Interview with medical researcher Dr Max Berry
University of Otago, Wellington, Department of Paediatrics and Child Health
Healthier babies; better futures
POSTED: 9 September 2016
As a doctor caring for our sickest and most vulnerable babies I want to make sure that we do our utmost to understand the problems faced by babies born at extremes of gestational age, or those born with other complex medical and surgical problems and to understand better what we need to do to improve their health and wellbeing both now and into the future.
Can you describe your particular passion and why you are researching?
One of my neonatal parents recently asked me to explain what it is that I actually ‘do’; what do these various projects and trials mean for their baby, for babies as yet unborn?
A straightforward enough question – but like all good questions, it’s not necessarily that easy to answer. Fundamentally though it’s about hope, about creating a better future for babies that have already gone through tremendous challenges and about enabling these children to develop into healthy adults with a full life ahead of them. Its hard not to be passionate about something as compelling as that!
Why are you doing this particular research?
The focus of neonatal research for many years was to meet the immediate challenge of caring for an preterm or unwell baby. Over time, advances in neonatal care has given hope to even the smallest and sickest baby. But we've also started to realise that the journey for these babies doesn’t stop when they leave the NICU, or even when they leave school. Early life experiences and environment are fundamental in shaping an individuals trajectory for health and disease risk, right the way through into old age.
Our research is based around trying to understand how preterm birth and early life environment (before birth and in the newborn period) alter, among other things, adult blood pressure regulation, diabetes risk and brain health.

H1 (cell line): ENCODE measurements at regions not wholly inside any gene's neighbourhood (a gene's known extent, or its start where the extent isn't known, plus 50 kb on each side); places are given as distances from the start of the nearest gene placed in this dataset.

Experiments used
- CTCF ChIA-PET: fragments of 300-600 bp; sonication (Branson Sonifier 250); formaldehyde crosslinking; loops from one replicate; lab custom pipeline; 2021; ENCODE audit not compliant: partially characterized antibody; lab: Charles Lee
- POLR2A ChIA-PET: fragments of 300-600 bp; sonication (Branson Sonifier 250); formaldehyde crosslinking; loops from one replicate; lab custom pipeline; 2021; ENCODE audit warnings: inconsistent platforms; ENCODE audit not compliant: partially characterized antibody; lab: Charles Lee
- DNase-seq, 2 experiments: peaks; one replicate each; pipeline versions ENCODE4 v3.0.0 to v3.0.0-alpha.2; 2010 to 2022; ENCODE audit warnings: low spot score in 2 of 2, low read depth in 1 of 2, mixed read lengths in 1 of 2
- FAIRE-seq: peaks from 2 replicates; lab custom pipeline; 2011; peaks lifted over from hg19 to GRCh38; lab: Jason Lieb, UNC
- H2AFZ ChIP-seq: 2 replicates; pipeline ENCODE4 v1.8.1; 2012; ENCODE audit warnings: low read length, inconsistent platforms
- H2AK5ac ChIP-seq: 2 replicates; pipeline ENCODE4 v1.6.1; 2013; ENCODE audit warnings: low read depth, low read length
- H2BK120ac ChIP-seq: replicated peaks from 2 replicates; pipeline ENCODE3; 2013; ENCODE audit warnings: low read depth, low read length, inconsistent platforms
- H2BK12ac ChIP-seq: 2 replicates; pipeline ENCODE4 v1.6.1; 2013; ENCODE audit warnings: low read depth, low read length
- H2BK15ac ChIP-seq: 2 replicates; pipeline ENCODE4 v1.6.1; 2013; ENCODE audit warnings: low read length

What is involved – describe the work, who you work with, where and how long it will take?
I work with an incredibly dedicated and passionate team of scientists, nurses, technicians, students and doctors; some of us are based with me here in Wellington with the rest scattered throughout NZ, Australia and even further afield.
Our research embodies the whole ‘bench to bedside’ concept, using state of the art science to address clinically important questions. Our work ranges from pre-clinical laboratory science through to studies that our NICU patients participate in and follow-up studies of older children.
What is exciting you in what you are discovering?
Current projects include; work in the NICU assessing the impact of common medications and blood transfusion on brain and tissue oxygen levels in preterm infants, examining the way in which brain blood flow is controlled in in older children born preterm or at term and using pre-clinical models to develop new therapies to improve brain health in those born at extremes of gestational age. These ideas are at the cutting edge of neonatal research; we’re developing ideas that one day will mean by the time a sick baby is well enough to be discharged home from NICU, treatment innovation will ensure that their future is just as bright and exciting and unencumbered by ill health as that of any other baby.
What do you hope to achieve?
Our ultimate goal is to help children born preterm, or who have suffered health complications in the newborn period, achieve their full potential to live healthy normal lives.
What are your hopes beyond this research for the future of the study?
To continue to push the boundaries of what we understand and continue to develop strategies to care for the sickest and most vulnerable of our patients.